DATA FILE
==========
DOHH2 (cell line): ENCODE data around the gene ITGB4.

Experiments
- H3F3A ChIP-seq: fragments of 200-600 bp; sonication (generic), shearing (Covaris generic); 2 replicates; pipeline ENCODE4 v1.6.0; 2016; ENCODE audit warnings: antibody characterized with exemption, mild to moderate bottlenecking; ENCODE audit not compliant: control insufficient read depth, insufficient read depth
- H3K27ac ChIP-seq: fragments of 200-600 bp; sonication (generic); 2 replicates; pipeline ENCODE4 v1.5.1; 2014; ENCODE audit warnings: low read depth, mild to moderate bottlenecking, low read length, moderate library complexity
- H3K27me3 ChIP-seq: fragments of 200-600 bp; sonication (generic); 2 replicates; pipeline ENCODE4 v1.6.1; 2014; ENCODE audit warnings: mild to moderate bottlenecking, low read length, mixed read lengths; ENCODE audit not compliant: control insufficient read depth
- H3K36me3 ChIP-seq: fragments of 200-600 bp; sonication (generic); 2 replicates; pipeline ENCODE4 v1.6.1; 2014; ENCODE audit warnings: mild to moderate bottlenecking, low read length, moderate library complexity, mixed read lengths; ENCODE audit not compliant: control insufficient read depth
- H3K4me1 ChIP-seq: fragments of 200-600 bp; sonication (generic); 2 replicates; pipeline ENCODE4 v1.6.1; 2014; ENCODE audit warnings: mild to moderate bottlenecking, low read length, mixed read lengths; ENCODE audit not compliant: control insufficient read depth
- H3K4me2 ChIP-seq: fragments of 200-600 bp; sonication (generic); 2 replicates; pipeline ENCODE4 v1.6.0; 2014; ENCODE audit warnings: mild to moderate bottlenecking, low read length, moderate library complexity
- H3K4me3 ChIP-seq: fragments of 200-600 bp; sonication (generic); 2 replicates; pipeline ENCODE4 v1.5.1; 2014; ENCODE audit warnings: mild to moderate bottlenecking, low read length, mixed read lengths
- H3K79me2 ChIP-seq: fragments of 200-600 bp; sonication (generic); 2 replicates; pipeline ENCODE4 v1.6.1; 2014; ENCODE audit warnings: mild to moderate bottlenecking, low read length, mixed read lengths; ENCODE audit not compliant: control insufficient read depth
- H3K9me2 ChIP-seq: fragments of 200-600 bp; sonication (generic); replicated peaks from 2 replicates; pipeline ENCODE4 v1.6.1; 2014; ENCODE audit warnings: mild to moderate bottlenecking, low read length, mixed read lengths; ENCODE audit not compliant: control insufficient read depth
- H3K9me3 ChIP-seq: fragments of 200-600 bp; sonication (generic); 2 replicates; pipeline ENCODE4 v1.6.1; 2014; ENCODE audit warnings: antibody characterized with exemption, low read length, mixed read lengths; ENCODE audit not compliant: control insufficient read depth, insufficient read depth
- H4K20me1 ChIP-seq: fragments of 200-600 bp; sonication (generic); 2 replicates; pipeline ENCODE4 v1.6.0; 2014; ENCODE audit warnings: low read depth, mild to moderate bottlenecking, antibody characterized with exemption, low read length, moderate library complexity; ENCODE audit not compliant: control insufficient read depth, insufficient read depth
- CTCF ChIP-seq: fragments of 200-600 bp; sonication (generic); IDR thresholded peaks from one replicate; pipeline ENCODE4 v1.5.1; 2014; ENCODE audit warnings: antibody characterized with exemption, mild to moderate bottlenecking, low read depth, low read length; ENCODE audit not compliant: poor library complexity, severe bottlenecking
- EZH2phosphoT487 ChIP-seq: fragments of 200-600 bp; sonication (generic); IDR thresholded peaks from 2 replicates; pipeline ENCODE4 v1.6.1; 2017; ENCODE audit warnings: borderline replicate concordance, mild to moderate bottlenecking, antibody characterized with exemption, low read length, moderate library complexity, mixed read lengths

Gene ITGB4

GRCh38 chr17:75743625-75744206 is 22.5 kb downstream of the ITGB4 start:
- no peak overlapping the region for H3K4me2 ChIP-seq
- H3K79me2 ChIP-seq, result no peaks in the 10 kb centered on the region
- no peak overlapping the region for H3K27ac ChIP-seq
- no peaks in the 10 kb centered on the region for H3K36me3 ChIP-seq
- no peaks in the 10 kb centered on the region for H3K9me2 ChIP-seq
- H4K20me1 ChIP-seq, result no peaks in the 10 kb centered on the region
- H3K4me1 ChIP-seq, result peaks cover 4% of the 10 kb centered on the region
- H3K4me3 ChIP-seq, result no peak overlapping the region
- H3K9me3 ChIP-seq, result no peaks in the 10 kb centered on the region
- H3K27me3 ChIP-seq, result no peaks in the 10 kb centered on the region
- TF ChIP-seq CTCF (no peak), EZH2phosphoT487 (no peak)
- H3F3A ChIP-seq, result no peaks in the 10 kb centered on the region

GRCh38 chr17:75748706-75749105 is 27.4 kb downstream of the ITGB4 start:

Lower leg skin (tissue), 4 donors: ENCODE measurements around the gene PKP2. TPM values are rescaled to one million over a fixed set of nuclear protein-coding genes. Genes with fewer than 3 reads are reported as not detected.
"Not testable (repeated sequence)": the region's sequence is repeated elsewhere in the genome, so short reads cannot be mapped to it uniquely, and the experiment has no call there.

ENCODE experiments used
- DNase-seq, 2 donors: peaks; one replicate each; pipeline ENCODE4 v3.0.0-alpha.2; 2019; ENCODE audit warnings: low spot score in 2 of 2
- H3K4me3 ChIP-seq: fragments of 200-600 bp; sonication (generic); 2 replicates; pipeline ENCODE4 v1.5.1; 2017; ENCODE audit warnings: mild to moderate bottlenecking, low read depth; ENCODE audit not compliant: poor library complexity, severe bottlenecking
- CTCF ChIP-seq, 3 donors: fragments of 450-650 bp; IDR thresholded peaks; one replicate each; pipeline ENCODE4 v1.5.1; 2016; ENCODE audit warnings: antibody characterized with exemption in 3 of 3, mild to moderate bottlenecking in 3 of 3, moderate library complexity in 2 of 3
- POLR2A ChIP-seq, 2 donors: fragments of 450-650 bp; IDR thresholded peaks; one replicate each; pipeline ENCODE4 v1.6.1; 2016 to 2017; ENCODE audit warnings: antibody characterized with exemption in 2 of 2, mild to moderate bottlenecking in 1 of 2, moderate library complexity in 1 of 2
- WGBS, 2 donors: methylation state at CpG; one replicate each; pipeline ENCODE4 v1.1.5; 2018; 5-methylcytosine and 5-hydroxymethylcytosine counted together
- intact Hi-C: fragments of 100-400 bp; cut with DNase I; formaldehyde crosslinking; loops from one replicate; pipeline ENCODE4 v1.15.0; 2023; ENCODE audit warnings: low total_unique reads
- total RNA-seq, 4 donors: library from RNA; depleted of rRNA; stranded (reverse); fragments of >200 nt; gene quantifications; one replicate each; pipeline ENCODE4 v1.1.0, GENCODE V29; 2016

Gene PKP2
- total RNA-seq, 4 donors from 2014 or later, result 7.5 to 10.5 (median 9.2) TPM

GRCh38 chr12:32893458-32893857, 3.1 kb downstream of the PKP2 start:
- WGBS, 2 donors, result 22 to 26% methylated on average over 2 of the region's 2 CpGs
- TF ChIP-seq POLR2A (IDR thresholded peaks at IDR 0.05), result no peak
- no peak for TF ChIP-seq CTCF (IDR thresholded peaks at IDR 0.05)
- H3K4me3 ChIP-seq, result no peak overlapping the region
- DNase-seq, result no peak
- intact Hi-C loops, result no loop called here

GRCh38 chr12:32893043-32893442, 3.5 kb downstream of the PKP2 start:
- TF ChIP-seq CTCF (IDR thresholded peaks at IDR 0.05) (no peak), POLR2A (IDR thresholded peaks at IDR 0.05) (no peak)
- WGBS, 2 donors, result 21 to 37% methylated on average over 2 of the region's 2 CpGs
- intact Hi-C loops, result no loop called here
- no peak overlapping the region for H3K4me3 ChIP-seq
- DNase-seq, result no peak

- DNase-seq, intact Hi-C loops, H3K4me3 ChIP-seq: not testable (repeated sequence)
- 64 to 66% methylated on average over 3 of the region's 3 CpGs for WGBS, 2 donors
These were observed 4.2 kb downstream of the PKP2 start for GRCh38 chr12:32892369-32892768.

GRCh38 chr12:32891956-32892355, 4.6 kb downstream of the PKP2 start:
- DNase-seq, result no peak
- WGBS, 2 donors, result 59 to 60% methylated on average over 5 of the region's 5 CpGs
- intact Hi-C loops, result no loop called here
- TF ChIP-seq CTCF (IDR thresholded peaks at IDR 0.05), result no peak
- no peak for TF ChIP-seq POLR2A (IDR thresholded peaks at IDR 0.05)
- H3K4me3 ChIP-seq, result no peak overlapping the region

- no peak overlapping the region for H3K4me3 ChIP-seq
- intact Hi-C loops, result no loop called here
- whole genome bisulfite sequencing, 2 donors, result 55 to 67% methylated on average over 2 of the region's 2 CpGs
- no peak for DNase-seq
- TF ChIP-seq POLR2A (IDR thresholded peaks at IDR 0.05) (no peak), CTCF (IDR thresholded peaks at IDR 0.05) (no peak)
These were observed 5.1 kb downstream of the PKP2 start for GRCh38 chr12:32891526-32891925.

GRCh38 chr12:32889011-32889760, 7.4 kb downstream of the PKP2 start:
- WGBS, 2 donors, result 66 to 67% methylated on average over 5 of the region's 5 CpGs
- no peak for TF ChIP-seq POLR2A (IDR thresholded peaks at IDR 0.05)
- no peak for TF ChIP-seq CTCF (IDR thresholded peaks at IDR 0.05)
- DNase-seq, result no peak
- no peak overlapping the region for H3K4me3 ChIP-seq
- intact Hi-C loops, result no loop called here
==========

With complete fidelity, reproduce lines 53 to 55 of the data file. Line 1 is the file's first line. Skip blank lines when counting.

- intact Hi-C loops, result no loop called here
- no peak overlapping the region for H3K4me3 ChIP-seq
- DNase-seq, result no peak